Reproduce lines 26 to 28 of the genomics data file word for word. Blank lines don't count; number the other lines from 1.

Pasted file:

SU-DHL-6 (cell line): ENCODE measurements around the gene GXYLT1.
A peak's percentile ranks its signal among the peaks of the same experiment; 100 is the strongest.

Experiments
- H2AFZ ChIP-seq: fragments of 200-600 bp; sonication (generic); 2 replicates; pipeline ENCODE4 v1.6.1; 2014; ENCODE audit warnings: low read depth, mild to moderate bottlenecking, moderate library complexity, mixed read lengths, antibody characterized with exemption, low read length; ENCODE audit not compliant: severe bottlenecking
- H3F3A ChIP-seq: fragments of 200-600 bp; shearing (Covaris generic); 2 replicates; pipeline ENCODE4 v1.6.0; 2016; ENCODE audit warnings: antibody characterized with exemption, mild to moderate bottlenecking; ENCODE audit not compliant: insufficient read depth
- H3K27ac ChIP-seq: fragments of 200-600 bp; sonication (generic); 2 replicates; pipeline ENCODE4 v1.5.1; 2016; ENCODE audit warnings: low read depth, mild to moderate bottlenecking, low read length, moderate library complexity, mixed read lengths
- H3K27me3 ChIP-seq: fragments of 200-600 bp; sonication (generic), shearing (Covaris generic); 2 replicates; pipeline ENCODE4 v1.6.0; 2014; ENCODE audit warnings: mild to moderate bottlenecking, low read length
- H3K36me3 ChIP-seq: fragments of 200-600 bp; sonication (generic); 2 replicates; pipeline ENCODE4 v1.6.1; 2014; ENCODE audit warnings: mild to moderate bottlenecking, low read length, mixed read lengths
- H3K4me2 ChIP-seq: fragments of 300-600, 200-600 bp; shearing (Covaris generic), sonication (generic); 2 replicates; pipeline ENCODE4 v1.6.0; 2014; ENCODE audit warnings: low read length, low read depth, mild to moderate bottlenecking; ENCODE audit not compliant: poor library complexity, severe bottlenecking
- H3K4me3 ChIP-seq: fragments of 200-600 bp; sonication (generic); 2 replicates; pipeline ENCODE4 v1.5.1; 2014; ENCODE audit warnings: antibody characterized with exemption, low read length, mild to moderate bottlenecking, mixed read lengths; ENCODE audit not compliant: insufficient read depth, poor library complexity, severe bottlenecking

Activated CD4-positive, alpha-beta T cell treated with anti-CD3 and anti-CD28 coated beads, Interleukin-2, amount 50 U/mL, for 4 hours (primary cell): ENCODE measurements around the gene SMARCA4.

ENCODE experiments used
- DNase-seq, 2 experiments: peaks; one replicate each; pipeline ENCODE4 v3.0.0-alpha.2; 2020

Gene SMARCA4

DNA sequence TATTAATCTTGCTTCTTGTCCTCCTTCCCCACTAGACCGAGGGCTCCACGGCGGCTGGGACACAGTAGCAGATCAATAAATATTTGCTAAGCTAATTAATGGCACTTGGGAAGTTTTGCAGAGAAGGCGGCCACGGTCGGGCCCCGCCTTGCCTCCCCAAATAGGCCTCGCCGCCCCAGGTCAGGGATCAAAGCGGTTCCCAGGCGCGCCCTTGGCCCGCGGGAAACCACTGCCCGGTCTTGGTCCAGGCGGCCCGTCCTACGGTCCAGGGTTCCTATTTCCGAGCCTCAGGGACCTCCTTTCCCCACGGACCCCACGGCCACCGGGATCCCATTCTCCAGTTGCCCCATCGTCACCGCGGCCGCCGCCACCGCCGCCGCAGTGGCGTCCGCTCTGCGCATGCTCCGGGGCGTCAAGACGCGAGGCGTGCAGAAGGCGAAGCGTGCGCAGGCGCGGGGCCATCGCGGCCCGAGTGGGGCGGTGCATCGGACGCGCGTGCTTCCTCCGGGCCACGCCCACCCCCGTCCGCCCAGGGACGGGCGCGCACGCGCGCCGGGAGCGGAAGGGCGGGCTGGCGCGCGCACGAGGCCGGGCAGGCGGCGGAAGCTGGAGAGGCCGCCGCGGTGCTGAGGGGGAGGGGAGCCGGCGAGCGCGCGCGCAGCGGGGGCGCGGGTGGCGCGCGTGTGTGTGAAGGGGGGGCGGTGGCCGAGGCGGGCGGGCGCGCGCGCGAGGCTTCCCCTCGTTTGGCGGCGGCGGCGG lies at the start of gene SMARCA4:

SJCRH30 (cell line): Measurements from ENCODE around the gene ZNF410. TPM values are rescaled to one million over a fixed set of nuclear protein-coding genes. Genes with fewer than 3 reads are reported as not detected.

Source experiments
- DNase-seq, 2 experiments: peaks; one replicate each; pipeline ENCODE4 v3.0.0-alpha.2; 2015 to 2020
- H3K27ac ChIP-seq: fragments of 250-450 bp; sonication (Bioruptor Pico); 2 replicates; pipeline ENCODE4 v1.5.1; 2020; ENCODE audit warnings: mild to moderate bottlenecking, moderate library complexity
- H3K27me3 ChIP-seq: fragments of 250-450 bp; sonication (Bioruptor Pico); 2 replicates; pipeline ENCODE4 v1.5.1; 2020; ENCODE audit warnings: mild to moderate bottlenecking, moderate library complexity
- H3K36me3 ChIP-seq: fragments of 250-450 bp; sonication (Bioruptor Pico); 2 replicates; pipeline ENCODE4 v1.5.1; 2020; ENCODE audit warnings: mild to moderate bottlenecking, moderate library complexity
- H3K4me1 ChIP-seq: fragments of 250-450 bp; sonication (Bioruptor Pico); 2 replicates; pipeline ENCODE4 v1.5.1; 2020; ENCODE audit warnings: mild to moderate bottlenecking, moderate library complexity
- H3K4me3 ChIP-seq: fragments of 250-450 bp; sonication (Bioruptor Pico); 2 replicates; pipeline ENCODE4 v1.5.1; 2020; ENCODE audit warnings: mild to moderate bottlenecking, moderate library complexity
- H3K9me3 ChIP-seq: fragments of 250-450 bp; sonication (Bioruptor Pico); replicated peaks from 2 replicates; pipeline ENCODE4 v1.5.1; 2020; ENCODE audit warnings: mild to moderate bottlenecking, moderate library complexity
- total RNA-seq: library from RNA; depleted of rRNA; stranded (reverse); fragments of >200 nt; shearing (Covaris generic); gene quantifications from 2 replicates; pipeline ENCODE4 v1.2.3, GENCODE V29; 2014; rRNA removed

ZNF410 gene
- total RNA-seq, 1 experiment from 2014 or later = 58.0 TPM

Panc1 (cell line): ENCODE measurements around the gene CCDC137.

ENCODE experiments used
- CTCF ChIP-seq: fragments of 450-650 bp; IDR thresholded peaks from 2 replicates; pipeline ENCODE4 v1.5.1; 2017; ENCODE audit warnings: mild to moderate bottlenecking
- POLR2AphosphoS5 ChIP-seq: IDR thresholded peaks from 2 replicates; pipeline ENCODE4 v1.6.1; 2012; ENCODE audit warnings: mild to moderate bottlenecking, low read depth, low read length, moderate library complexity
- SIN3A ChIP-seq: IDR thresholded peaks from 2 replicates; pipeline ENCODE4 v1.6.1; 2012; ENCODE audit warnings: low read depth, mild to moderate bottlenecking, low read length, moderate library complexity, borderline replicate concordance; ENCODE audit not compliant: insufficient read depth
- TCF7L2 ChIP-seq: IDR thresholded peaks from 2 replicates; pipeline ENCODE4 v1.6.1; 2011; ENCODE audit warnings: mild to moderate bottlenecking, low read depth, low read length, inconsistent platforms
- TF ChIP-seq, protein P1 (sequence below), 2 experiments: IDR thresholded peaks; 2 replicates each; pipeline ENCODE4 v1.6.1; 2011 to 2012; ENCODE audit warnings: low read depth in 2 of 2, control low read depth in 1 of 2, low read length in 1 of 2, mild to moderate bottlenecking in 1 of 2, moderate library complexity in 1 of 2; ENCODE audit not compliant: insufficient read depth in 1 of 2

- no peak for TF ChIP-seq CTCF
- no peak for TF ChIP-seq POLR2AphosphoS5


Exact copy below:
ZNF410 gene
- total RNA-seq, 1 experiment from 2014 or later = 58.0 TPM

Panc1 (cell line): ENCODE measurements around the gene CCDC137.